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Wave of Dawn Raids Prompts Welcome Clarifications

In the space of just three months, three rounds of dawn raids were conducted by the Competition and Consumer Protection Commission (CCPC). Separately, the Commission for Communications Regulation (ComReg), which regulates the communications sector in Ireland, carried out a dawn raid of Eircom Limited’s (Eir) premises last year. These are some of the first dawn raids since the Supreme Court handed down a landmark judgment in 2017 harshly criticising the CCPC’s over-inclusive approach to seizing documents.

These dawn raids present a welcome opportunity for the CCPC’s and ComReg’s approach to seizing documents during a dawn raid to be clarified and refined. This is especially important for documents that may be the subject of privacy or legal professional privilege (LPP) claims. In fact, recent High Court proceedings appear to have set this train in motion.

This wave of dawn raid activity occurs against the backdrop of the implementation of the Competition (Amendment) Act 2022 (2022 Act) in September 2023. It is expected to continue in view of the CCPC’s and ComReg’s newly acquired powers to impose significant administrative fines. Meanwhile, other regulators in Ireland, including the Data Protection Commission (DPC), also have extensive investigative powers.

Significant investigative powers

Since their inception, the CCPC and ComReg have had extensive powers to investigate suspected competition law infringements. These include the powers to:

  • Summon witnesses
  • Examine witnesses under oath
  • Require witnesses to produce any books, documents and records in their possession or control
  • Conduct dawn raids, on foot of a District Court warrant, which includes the powers to:
    • Enter into and conduct searches in any premises used for or in connection with business activities or individuals engaged in the business
    • Seize and retain any electronic or hardcopy books, documents or records relating to the business activities under investigation
    • Inspect and take copies or extracts of any such books, documents or records, or
    • Require any persons in the business to provide any information required for carrying out an investigation or to provide any records under the person's control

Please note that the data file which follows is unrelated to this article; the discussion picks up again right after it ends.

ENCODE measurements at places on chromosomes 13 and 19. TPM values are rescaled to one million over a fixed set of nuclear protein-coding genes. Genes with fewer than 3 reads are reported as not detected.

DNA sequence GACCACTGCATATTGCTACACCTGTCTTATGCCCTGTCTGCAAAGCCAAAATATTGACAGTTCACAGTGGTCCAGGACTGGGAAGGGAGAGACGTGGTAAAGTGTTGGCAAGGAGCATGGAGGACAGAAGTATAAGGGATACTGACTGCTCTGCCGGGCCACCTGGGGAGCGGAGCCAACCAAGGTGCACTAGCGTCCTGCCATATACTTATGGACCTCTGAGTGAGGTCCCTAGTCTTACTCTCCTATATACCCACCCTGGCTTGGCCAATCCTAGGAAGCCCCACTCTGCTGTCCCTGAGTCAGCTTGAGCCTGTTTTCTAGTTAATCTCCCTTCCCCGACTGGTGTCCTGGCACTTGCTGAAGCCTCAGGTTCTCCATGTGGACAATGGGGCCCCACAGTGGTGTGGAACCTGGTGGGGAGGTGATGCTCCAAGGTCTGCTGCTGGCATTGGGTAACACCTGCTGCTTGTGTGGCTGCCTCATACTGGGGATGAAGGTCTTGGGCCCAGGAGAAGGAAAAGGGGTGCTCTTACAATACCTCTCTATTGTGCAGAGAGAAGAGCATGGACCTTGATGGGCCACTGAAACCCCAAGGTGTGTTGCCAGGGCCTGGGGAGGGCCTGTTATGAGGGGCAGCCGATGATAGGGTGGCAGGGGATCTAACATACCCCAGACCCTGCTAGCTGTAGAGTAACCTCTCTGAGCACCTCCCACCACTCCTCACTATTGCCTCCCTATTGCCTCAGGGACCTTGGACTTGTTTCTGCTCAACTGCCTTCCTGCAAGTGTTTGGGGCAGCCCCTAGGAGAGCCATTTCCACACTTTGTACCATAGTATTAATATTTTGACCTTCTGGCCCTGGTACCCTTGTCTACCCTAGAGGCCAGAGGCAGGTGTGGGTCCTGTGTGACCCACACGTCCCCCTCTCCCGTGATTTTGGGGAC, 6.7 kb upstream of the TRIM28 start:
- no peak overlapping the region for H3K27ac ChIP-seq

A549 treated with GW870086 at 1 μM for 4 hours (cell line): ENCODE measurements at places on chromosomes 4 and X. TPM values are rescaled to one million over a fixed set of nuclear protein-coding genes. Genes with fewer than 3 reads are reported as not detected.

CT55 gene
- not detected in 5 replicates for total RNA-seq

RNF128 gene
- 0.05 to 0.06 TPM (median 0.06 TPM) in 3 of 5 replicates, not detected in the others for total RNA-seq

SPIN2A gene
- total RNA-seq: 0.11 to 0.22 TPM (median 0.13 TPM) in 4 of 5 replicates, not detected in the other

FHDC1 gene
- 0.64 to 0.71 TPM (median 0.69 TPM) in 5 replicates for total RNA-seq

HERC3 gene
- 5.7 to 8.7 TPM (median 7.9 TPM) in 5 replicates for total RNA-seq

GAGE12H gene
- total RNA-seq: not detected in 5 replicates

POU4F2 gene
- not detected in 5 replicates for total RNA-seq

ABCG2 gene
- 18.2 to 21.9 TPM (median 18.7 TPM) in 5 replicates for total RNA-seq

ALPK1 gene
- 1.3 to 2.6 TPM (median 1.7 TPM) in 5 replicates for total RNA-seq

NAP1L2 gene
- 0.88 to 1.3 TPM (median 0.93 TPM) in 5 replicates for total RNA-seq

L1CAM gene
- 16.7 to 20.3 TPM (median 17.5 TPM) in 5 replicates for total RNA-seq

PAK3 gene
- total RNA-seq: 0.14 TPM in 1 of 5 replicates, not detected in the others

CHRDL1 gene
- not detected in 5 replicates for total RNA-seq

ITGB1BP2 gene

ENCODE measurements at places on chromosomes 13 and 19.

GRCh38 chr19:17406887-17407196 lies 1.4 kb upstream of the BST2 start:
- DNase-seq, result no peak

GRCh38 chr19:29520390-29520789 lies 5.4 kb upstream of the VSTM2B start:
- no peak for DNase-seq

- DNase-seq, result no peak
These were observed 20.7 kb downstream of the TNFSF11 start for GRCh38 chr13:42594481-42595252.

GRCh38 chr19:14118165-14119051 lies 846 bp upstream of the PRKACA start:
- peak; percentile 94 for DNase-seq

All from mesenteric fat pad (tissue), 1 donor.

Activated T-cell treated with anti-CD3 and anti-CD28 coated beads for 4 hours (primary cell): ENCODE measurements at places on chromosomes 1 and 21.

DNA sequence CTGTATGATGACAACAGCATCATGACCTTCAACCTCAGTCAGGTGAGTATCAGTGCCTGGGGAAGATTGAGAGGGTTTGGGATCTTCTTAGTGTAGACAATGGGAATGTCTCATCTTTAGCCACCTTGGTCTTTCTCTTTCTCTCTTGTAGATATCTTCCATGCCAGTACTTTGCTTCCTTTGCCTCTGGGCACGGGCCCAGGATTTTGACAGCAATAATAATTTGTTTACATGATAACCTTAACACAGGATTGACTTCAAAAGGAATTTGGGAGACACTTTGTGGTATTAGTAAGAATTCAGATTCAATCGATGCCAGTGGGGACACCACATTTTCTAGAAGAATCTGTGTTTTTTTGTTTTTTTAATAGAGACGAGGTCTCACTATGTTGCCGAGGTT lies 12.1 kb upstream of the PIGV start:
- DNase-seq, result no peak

The CCPC and ComReg now have the option of initiating administrative proceedings, instead of criminal proceedings. They can impose administrative fines of up to €10 million or 10% of a company’s total worldwide turnover, whichever is the greater, on parties that have infringed competition law. These fines are subject to court approval. On the criminal front, the 2022 Act substantially increased the potential criminal penalties for hardcore cartel offences to €50 million or 20% of global turnover.

Historically, the CCPC’s practice following the conclusion of an investigation was to agree legally binding commitments with the party(ies) under investigation. In return, the CCPC would agree to discontinue its investigation and not bring criminal proceedings. The CCPC could then apply to the High Court to have the agreement made an order of the court. In light of the CCPC’s new power to impose administrative fines under the 2022 Act, this practice may be discontinued.

Limitations on search and seizure

The CCPC and ComReg’s extensive search and seizure powers are not without limits. The Competition and Consumer Protection Act 2014 Act (2014 Act) sets out specific rules for the CCPC’s treatment of legally privileged material during an inspection or investigation. If there is a dispute as to whether documents are protected by LPP, the CCPC may compel their disclosure provided confidentiality can be maintained pending a determination by the High Court or an independent adjudicator. By contrast, the Data Protection Act 2018 (the 2018 Act), does not provide for the compelled disclosure of legally privileged information. If a controller or processor refuses to produce legally privileged documents, the DPC must apply to the High Court for a determination as to whether the information is privileged, and the controller or processor is required to preserve the information pending the High Court determination. Neither the 2018 Act nor the 2014 address the treatment of documents that are potentially outside the scope of the investigation. Conversely, the Communications Regulation Act 2002 which sets out ComReg’s investigation powers, deals with the treatment of both privileged and irrelevant/private material.

The scope of the CCPC’s search and seizure powers came under scrutiny in Irish Cement Limited v the CCPC (Irish Cement). The Supreme Court ruled that emails seized during a CCPC dawn raid were outside the scope of the CCPC’s search warrant. The Court heavily criticised the seizure of an entire mailbox as disproportionate and “an unnecessary, irrational, incursion which went well beyond what should have been the objective sought to be achieved”. Further, the Court recommended that the CCPC develop a Code of Practice for future dawn raid searches.